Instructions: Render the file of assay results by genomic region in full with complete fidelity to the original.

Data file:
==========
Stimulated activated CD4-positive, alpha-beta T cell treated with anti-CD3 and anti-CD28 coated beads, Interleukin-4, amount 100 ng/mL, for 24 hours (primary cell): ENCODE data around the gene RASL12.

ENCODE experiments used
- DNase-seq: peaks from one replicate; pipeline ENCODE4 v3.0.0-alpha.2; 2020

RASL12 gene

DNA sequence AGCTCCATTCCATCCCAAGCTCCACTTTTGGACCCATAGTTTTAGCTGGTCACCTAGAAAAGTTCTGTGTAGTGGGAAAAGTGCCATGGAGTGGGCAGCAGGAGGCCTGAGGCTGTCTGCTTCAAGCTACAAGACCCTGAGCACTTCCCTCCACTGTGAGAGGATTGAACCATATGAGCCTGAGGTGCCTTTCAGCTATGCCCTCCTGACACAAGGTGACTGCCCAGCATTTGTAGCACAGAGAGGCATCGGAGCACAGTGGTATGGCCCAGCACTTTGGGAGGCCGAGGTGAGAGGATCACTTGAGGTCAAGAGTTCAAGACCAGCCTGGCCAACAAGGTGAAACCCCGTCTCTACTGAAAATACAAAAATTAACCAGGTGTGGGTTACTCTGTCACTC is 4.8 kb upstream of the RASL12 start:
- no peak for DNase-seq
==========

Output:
Stimulated activated CD4-positive, alpha-beta T cell treated with anti-CD3 and anti-CD28 coated beads, Interleukin-4, amount 100 ng/mL, for 24 hours (primary cell): ENCODE data around the gene RASL12.

ENCODE experiments used
- DNase-seq: peaks from one replicate; pipeline ENCODE4 v3.0.0-alpha.2; 2020

RASL12 gene

DNA sequence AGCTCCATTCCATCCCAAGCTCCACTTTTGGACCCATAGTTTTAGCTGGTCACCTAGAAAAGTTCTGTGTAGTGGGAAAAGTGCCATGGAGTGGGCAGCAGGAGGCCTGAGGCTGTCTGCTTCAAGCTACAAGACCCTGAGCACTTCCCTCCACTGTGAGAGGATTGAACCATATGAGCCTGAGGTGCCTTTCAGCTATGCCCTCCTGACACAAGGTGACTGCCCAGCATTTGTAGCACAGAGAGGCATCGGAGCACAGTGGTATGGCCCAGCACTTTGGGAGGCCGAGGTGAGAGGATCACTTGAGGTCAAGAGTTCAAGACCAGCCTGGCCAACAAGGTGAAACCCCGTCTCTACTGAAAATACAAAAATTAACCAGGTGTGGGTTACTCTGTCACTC is 4.8 kb upstream of the RASL12 start:
- no peak for DNase-seq